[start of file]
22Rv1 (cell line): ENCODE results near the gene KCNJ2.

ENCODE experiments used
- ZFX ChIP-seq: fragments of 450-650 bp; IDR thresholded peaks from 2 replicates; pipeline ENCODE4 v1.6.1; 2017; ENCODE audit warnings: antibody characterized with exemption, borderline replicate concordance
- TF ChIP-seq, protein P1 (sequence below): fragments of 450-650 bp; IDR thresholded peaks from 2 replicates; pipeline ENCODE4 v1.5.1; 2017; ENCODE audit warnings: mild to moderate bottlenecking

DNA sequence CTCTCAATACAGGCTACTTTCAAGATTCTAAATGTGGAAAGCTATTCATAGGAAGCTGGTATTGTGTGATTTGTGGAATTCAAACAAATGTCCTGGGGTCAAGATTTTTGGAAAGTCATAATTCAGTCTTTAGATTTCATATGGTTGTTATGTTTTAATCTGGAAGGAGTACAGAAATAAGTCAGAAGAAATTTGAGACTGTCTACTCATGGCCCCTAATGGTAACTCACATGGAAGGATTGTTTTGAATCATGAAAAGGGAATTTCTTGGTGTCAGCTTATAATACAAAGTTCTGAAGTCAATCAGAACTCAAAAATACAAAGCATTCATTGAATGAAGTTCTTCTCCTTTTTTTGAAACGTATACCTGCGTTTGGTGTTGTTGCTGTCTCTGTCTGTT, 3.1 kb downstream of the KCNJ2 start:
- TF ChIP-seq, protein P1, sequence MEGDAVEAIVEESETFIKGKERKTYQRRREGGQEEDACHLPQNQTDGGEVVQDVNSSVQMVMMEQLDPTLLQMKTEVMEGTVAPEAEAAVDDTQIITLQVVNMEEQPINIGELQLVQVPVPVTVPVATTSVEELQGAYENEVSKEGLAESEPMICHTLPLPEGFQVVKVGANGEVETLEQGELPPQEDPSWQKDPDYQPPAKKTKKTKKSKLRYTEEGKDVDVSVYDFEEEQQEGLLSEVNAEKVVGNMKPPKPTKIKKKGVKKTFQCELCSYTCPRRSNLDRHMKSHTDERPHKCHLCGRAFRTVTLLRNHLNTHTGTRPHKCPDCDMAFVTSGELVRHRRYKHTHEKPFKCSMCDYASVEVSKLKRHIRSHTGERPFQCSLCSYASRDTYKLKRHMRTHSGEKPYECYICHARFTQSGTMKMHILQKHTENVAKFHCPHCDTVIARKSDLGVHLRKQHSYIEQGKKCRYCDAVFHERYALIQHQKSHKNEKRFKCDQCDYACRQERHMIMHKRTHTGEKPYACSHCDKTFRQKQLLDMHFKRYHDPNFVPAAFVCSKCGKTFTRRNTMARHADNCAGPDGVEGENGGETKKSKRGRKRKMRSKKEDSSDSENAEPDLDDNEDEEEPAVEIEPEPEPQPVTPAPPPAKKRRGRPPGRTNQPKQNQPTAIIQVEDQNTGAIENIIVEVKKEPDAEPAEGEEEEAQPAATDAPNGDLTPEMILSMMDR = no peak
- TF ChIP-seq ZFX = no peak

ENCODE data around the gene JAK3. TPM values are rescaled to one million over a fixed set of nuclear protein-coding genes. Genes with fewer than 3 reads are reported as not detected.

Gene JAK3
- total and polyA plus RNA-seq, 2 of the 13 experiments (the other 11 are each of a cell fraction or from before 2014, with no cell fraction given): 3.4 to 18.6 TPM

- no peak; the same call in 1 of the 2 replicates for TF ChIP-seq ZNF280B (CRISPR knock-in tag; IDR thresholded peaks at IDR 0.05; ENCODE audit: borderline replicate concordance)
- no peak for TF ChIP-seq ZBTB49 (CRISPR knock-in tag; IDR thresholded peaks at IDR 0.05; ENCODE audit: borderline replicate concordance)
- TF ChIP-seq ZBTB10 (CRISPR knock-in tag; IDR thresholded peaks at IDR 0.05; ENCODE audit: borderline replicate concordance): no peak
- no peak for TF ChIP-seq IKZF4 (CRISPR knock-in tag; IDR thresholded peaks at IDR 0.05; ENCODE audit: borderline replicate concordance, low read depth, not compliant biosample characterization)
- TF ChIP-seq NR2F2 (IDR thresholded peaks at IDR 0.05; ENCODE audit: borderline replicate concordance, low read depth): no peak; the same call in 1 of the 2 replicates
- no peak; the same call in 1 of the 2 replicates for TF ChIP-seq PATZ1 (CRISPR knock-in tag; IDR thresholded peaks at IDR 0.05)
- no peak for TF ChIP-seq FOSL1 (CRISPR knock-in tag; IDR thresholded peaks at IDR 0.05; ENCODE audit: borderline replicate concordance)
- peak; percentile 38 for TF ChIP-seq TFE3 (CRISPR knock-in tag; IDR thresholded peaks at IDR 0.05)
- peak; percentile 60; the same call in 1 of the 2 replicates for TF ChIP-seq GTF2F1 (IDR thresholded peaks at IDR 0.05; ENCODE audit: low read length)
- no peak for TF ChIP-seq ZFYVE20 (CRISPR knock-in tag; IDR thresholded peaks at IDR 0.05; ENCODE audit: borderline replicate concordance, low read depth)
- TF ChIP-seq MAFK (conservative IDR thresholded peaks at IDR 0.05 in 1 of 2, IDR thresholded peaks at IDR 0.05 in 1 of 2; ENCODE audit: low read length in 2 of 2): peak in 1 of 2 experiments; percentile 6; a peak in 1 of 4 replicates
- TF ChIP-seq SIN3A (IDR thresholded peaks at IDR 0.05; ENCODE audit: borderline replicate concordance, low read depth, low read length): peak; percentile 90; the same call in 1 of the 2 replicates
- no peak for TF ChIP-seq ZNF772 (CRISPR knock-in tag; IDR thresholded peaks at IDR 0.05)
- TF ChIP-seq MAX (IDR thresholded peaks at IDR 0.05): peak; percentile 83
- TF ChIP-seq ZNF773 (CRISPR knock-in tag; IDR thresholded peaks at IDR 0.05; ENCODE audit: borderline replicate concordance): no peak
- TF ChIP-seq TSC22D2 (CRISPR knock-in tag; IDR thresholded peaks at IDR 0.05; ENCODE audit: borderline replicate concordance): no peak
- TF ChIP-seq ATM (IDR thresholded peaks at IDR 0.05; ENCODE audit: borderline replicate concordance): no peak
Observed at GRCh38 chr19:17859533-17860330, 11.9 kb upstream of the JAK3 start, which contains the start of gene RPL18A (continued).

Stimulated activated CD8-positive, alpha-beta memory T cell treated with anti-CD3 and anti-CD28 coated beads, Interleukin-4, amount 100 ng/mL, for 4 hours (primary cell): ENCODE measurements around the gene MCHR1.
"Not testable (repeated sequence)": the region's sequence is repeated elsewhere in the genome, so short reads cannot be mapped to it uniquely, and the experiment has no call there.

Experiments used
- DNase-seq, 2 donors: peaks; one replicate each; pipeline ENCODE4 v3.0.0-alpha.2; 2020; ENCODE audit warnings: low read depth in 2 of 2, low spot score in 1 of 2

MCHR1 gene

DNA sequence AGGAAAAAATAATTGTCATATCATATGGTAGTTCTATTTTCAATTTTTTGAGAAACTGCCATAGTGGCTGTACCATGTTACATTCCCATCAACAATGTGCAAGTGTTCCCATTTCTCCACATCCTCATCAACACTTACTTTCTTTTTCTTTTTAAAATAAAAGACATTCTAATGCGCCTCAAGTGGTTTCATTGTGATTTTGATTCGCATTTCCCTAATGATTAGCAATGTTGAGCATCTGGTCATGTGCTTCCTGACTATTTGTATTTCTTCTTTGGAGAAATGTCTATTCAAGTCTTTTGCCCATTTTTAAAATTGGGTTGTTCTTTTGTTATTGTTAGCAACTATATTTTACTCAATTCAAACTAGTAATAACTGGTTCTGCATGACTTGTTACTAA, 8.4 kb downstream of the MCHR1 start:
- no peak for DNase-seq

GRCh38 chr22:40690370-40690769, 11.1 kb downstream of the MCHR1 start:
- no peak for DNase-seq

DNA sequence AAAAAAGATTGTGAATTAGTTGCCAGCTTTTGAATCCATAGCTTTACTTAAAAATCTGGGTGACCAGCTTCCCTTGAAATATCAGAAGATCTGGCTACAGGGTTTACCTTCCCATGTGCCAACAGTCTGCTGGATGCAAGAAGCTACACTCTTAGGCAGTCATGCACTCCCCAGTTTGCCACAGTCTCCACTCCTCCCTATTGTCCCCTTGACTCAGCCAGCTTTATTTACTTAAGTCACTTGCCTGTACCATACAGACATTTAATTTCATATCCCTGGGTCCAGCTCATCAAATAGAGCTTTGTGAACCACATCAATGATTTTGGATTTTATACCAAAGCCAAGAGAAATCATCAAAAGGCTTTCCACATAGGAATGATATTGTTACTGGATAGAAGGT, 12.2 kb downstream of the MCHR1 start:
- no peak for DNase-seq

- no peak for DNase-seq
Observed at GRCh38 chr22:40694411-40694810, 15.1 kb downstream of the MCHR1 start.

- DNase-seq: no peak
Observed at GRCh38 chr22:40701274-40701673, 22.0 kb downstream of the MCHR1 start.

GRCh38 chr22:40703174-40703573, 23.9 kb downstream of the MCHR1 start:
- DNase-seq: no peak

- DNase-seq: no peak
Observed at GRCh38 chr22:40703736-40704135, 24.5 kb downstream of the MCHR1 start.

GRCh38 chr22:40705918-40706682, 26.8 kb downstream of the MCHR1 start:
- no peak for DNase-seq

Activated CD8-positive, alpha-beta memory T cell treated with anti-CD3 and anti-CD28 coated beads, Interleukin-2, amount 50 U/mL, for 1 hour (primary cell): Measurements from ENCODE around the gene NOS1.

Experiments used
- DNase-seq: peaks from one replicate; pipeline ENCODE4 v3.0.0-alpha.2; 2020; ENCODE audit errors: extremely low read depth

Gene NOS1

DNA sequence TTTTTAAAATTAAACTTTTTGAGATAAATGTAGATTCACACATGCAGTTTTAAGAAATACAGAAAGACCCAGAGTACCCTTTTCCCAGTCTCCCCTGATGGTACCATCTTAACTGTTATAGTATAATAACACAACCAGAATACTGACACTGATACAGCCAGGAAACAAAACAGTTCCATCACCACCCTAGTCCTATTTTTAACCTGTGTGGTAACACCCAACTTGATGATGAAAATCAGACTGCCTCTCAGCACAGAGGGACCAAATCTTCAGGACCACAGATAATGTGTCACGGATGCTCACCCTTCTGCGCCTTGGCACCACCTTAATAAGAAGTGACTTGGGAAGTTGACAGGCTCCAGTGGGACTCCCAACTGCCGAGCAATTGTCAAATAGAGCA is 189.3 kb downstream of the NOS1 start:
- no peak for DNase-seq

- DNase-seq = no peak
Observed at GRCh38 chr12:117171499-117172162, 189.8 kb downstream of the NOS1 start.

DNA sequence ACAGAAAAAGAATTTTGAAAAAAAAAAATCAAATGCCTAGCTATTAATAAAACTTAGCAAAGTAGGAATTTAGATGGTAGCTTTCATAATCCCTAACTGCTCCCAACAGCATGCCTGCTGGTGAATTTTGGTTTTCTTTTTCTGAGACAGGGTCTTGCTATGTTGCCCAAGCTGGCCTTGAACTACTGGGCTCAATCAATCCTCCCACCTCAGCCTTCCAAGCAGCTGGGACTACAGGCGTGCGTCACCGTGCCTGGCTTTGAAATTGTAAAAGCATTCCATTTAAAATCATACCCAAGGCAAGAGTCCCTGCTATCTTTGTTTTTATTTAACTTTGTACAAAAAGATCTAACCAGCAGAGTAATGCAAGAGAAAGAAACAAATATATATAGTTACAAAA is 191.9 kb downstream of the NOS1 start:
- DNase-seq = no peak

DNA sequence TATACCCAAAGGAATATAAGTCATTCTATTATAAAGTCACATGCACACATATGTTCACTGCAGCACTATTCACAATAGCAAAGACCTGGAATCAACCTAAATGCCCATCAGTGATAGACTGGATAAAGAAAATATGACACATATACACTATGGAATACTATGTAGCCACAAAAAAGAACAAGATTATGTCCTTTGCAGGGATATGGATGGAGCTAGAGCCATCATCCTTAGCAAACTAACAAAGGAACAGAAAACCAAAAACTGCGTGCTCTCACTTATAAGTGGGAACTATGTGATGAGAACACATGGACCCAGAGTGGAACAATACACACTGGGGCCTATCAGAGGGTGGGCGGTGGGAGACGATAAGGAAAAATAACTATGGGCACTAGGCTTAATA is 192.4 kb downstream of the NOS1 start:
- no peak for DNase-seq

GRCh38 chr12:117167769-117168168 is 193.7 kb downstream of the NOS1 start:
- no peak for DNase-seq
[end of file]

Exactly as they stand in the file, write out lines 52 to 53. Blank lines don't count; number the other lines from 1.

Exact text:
- DNase-seq: peaks from one replicate; pipeline ENCODE4 v3.0.0-alpha.2; 2020; ENCODE audit errors: extremely low read depth

Gene NOS1